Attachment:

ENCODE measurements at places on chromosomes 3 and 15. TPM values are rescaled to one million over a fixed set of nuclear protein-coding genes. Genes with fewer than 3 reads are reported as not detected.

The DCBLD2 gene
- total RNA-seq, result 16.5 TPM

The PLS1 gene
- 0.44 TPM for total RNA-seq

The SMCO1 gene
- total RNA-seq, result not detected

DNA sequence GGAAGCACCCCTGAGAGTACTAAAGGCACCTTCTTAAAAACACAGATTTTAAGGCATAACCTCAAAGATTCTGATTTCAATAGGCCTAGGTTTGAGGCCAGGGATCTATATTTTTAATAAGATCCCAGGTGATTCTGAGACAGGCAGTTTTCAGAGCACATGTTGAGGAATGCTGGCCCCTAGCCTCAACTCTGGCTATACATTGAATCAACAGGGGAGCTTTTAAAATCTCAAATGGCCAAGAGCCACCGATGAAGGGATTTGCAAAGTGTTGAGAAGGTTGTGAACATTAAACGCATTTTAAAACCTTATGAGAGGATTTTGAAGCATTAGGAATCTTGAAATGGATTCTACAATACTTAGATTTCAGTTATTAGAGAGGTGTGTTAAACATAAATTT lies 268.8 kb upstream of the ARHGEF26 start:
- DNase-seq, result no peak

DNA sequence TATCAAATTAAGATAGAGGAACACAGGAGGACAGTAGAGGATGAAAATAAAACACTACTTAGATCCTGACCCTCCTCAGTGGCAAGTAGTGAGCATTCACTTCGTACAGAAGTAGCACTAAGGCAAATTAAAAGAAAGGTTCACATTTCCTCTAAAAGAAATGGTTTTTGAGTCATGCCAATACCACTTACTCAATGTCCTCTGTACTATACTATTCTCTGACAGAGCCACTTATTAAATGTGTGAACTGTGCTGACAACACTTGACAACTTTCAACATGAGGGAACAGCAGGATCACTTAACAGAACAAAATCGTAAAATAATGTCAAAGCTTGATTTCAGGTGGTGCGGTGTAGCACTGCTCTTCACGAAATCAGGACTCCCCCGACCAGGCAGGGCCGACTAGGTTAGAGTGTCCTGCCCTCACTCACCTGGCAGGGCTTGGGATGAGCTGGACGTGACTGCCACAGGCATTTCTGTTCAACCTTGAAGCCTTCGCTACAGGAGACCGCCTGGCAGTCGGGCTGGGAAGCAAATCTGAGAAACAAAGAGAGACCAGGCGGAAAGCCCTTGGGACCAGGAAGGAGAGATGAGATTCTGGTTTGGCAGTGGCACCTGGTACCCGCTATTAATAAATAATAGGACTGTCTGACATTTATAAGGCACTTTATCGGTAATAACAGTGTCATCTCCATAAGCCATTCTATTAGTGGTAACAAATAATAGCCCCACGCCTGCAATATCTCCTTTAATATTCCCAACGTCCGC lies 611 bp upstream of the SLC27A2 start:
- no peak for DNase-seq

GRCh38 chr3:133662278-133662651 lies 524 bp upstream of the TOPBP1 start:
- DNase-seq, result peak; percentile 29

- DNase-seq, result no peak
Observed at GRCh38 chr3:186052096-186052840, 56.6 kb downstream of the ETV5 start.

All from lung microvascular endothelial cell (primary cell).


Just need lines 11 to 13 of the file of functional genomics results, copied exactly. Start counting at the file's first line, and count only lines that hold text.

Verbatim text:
- no peak for DNase-seq

GRCh38 chr3:133662278-133662651 lies 524 bp upstream of the TOPBP1 start:
- DNase-seq, result peak; percentile 29